A rapid response director who makes sure that the campaign responds quickly to the attacks of the other campaigns. They and their staff constantly monitor the media and the moves of their opponents, making sure that attacks are rebutted quickly.

Creative team managing all visual communications and ensuring consistency of campaign materials/merchandise (both print and digital) through web design, graphic design, advertising, promotional items. Often these staffers work closely with the IT department.

Political / Field department

Operations
·             Activists, Grassroots, and Volunteers
·             Outreach
·             Education

Researching and developing a set of policies requires a large team to research and write each plank. Researchers also provide information to the campaign on issues and the backgrounds of candidates (including the candidate they work for) in order to be aware of skeletons in the various candidates' closets. The latter practice is known as opposition research. On smaller campaigns this is often folded into the communications department.

Fundraising department

The finance department coordinates the campaign's fundraising operation and ensures that the campaign always has the money it needs to operate effectively. The techniques employed by this campaign vary based on the campaign's needs and size. Small campaigns often involve casual fundraising events and phone calls from the candidate to donors asking for money. Larger campaigns will include everything from high-priced sit-down dinners to e-mail messages to donors asking for money.

Legal department

The legal department makes sure that the campaign is in compliance with the law and files the appropriate forms with government authorities.

This department will also be responsible for all financial tracking, including bank reconciliations, loans and backup for in-kind donations. They are generally required to keep both paper and electronic files. Small campaigns will often have one person responsible for financial disclosure while larger campaigns will have dozens of lawyers and treasurers making sure that the campaign's activities are legal. After the election, the compliance and legal department must still respond to audit requests and, when required, debt retirement.

Technology department

The technology department designs and maintains campaign technology such as voter file, websites, and social media. While local (County, City, Town, or Village) campaigns might have a volunteers who know how to use computers, State and National campaigns will have Information Technology professionals across the state or country handling everything from websites to blogs to databases.

Scheduling and advance department

The scheduling and advance department makes sure that the candidate and campaign surrogates are effectively scheduled so as to maximize their impact on the voters. This department also oversees the advance people who arrive at events before the candidate to make sure everything is in order. Often, this department will be a part of the field department.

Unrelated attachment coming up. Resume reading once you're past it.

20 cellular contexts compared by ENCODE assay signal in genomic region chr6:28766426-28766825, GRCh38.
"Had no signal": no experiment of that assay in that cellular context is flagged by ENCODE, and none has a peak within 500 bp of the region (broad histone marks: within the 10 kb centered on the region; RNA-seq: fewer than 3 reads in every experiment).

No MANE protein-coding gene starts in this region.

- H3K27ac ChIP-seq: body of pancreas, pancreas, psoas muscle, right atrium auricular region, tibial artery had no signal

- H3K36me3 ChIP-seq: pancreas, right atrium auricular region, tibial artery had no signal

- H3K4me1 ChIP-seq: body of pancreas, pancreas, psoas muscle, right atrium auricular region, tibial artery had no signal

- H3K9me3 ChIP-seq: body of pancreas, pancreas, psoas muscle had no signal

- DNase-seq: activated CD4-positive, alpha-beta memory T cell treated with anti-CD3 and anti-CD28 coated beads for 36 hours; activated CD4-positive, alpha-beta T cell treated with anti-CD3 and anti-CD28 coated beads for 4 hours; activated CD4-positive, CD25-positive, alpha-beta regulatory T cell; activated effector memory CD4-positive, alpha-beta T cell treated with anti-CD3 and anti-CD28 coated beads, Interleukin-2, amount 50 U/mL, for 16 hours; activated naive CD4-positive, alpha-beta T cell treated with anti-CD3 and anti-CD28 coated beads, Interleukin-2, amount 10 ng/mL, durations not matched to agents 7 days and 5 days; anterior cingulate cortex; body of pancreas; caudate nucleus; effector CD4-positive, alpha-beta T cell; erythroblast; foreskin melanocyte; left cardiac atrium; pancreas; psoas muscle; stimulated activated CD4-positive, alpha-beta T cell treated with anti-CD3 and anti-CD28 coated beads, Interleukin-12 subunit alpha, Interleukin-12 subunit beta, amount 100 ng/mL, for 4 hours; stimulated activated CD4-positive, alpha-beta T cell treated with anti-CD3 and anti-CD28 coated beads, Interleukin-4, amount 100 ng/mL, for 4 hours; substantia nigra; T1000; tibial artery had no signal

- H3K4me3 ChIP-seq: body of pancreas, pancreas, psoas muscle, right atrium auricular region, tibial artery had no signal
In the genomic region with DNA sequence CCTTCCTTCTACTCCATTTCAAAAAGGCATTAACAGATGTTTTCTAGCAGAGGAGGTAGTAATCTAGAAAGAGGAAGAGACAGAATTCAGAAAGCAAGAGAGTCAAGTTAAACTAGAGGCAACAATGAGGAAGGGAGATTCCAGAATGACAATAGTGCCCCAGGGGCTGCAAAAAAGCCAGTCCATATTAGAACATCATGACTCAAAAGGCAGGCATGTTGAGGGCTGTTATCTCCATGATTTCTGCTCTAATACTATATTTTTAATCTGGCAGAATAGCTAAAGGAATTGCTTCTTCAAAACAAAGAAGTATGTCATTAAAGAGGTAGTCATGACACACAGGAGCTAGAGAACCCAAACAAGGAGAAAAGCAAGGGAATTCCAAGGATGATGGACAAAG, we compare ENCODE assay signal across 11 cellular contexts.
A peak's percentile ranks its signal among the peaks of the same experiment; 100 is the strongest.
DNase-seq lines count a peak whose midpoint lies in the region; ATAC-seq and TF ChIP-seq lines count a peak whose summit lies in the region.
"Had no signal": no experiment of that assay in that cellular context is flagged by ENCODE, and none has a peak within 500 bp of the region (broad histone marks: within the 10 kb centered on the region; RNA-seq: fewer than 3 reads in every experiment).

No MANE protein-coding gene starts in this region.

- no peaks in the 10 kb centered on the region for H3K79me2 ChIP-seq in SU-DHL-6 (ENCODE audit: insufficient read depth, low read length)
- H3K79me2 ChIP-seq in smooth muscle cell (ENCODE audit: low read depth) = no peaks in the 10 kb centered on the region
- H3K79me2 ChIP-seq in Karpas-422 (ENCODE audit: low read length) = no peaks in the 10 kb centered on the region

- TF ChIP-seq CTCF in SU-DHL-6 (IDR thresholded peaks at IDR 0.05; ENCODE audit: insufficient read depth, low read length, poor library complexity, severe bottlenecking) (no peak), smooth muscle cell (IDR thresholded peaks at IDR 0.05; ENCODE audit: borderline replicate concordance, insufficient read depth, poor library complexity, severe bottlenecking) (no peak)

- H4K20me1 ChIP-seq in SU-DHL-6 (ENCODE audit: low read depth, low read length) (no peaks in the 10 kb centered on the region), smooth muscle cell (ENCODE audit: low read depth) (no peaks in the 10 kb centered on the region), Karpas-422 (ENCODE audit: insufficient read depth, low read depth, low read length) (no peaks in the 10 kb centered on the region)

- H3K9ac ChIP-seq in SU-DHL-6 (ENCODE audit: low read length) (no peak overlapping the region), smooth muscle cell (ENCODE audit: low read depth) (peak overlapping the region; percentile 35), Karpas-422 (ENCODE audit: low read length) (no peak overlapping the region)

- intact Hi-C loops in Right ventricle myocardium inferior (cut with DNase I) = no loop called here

On small campaigns the scheduling coordinator may be responsible for developing and executing events. The scheduling coordinator typically: a)manages the candidate's personal and campaign schedule b)manages the field and advance team schedules c)gathers important information about all events the campaign and candidate will attend

Candidates and other members of the campaign must bear in mind that only one person should oversee the details of scheduling. Fluid scheduling is one of the many keys to making a profound impact on voters.


Ozg Political Consulting
Email: political.consulting@o-z-g.com
 Phone # 09811415605-16-27-60-81-91 

Sagar Lok Sabha Constituency


Ozg Political Consulting
Email: political.consulting@o-z-g.com
 Phone # 09811415605-16-27-60-81-91  

Sagar Lok Sabha constituency is one of the 29 Lok Sabha constituencies in Madhya Pradesh state in central India. This constituency has been reserved for the candidates belonging to the Scheduled Castes since 1967. It covers parts of Sagar and Vidisha districts.

1 Assembly segments
2 Members of Parliament


Assembly segments


Presently, Sagar Lok Sabha constituency comprises the following eight Vidhan Sabha (Legislative Assembly) segments:
Constituency number Name Reserved for (SC/ST/None) District Number of electorates (2009)[1]
35 Bina SC Sagar 129,814
36 Khurai None Sagar 139,905
37 Surkhi None Sagar 155,334
40 Naryoli SC Sagar 163,022
41 Sagar None Sagar 167,313
146 Kurwai SC Vidisha 155,123
147 Sironj None Vidisha 141,130
148 Shamshabad None Vidisha 133,604
Total: 1,185,245


Members of Parliament


1951: Sodia Khubchand Daryao Singh Indian National Congress
1957: Jawala Prasad Jyotishi / Sahodra Bai Muslidhar (scheduled caste), Indian National Congress
1962: Jawala Prasad Jhumaklal, Indian National Congress
as a scheduled caste seat.